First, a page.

Multistakeholderism and the Challenges of Inclusion in Global Development Governance
9 June 2022 - 9 June 2022
11:00AM - 12:00PM
Durham Law School | PCL 048
The Global Policy Institute (GPI) is excited to welcome Dr Jack Taggart to Durham. Jack will provide a seminar on the challenges of including Southern state, private and civic actors within global development governance.
Law School Building
Based on over 100 interviews and extensive participant observation across the OECD and UN, this seminar will highlight the legitimacy dilemmas and power dynamics that result from the insertion of ostensibly more ‘inclusive’ multistakeholder partnerships into policy domains hitherto dominated by Northern states. This seminar will be of particular interest to those concerned with the role of Southern states in global governance, the privatisation of international development, and the equitable realisation the UN’s Sustainable Development Goals. The paper, co-authored with Dr Sebastian Huag (German Development Institute, Bonn), will be circulated prior to the talk.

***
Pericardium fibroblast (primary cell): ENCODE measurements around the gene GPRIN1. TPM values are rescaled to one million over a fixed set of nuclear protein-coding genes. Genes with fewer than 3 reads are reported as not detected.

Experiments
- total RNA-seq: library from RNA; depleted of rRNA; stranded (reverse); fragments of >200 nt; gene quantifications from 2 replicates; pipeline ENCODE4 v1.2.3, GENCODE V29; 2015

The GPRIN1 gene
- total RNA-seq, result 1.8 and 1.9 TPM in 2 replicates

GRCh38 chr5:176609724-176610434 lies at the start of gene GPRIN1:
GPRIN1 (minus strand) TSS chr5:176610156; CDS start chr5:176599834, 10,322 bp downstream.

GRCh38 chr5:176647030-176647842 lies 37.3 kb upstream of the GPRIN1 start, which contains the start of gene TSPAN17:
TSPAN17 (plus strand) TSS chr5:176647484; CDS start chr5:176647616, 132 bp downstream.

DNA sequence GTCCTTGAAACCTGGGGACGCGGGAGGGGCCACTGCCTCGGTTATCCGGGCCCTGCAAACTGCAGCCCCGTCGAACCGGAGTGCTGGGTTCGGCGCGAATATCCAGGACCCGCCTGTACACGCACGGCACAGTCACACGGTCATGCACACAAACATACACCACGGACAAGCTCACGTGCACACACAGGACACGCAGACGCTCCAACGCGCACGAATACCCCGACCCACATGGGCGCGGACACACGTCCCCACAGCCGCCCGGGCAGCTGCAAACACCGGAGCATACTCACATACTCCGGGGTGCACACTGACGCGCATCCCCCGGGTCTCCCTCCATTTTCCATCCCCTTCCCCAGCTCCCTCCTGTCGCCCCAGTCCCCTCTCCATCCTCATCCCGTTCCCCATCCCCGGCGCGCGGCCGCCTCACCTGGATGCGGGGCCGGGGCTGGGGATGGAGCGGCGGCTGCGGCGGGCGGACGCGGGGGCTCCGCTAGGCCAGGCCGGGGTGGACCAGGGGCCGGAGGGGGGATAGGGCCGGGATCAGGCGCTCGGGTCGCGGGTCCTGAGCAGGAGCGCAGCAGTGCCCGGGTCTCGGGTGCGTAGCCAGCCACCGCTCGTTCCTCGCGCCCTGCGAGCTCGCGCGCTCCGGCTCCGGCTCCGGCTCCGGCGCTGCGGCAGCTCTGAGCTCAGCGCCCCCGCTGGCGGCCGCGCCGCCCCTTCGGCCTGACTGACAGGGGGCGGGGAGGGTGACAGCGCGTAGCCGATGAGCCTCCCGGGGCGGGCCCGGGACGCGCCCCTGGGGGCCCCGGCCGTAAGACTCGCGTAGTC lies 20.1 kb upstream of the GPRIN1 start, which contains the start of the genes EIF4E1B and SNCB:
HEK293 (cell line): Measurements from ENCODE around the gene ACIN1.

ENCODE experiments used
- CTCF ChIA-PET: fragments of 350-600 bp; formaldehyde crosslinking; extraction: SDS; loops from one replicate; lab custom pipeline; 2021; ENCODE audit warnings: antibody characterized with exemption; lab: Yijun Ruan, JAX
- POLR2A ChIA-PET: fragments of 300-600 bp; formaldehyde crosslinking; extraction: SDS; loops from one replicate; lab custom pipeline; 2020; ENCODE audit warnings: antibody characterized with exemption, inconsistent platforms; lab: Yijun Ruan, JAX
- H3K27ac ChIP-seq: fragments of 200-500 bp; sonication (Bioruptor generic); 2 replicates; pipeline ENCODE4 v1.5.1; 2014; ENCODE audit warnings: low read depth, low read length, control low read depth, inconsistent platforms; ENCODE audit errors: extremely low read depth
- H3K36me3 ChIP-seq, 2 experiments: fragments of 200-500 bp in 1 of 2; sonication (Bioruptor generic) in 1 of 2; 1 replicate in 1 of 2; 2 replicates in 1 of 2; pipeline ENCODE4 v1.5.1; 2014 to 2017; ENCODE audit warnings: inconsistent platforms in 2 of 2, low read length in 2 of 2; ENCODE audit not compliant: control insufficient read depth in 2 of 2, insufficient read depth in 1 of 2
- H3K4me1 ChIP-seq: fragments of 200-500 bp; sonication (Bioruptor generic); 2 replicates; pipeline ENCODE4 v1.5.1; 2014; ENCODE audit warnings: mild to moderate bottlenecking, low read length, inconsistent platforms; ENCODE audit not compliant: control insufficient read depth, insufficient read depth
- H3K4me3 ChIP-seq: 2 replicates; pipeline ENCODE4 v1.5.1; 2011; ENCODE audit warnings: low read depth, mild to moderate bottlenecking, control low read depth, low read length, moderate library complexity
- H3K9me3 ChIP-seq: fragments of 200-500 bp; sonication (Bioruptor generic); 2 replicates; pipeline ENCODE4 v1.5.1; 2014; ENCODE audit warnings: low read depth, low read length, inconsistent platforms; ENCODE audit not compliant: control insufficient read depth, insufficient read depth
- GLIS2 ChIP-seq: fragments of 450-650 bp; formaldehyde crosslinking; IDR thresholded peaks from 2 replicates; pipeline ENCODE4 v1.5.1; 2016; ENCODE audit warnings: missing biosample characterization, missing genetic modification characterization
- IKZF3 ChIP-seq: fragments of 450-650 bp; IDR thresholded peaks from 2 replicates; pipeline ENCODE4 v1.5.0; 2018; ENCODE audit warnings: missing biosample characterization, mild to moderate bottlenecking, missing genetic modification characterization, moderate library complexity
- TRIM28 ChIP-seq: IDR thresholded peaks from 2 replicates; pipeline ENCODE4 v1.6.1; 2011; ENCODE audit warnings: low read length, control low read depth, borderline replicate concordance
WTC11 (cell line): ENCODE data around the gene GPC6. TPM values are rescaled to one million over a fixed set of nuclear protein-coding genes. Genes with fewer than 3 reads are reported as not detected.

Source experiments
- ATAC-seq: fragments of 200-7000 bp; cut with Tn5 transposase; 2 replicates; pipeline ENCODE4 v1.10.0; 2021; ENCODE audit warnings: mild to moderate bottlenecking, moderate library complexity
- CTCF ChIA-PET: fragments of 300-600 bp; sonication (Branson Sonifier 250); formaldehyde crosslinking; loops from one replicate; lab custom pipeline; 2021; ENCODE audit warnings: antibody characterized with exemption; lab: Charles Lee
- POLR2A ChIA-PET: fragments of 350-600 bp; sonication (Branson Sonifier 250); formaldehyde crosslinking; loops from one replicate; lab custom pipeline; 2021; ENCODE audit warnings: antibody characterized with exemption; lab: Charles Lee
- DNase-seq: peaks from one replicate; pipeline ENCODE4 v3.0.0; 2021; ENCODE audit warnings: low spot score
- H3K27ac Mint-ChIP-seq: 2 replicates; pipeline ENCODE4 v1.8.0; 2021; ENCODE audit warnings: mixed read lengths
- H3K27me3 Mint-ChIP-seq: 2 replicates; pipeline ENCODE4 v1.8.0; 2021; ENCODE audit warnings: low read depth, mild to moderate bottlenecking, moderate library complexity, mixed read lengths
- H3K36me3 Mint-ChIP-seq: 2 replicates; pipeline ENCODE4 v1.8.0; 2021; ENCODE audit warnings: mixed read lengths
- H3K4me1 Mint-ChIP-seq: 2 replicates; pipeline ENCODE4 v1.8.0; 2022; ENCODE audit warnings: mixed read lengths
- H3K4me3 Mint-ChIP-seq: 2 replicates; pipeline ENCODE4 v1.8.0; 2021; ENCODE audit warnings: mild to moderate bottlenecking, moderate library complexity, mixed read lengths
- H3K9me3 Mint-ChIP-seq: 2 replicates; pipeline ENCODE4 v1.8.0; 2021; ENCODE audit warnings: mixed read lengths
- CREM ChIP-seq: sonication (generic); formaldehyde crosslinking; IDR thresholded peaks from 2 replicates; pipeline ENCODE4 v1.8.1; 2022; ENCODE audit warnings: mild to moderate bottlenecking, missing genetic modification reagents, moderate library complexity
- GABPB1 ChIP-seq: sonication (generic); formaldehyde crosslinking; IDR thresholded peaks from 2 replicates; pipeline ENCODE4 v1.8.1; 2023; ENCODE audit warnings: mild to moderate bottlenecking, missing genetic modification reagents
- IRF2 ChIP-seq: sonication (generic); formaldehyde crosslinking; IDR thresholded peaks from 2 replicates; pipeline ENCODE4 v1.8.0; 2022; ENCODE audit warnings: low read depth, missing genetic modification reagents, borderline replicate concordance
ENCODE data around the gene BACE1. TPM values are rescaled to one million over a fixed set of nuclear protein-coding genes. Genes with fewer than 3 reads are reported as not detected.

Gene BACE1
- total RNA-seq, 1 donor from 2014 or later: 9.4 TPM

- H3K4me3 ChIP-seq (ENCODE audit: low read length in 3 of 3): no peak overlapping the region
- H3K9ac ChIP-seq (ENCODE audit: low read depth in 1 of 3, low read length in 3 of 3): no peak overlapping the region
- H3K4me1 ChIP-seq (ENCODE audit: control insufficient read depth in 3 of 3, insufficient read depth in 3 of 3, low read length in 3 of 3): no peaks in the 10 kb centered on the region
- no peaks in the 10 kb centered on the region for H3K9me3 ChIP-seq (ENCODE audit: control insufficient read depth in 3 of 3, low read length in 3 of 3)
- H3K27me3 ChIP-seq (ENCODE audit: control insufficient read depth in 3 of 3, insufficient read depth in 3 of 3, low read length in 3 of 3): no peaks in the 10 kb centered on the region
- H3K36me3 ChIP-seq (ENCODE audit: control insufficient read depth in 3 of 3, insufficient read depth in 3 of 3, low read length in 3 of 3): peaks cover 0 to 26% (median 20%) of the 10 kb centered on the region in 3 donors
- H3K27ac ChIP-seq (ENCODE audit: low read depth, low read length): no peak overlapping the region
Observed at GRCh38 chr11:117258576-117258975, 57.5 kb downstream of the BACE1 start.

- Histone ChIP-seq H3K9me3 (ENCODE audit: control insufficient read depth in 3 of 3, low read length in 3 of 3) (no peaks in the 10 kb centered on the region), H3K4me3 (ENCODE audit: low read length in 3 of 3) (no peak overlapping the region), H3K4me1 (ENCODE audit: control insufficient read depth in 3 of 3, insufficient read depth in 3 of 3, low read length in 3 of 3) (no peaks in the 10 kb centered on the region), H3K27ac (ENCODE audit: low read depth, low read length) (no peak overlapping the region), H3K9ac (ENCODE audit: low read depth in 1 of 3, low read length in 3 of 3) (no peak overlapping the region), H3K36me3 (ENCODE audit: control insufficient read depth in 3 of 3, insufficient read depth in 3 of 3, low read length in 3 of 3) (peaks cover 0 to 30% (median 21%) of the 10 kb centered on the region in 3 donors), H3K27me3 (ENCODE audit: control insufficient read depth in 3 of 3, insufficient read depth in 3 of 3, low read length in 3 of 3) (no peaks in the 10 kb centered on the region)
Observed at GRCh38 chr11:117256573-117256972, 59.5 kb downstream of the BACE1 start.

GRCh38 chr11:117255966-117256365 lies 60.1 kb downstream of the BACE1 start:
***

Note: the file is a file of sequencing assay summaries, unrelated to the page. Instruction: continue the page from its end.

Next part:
Any questions, including inquiries for virtual participation, may be directed to Louise Haysey, Manager of GPI, at firstname.lastname@example.org.
Dr Taggart is a critical political economist and lecturer at Queen’s University, Belfast. Prior to his appointment at QUB, he was a postdoctoral researcher in the Margaret Anstee Centre for Global Studies at Cambridge University. He completed his PhD at Durham University under the guidance of David Held and Marcus Power. Dr Taggart’s research examines the political economy of global development, unpacking the shifts in the ideational, material and institutional structure of the global development regime, not least due to the rise of 'new' state and non-state actors. He is also concerned with the contested nature of global governance writ large, and the promises and pitfalls of institutional innovations such as multistakeholder partnerships. His work has appeared in leading journals, such as Review of International Political Economy, Journal of Development Studies, and Progress in Human Geography.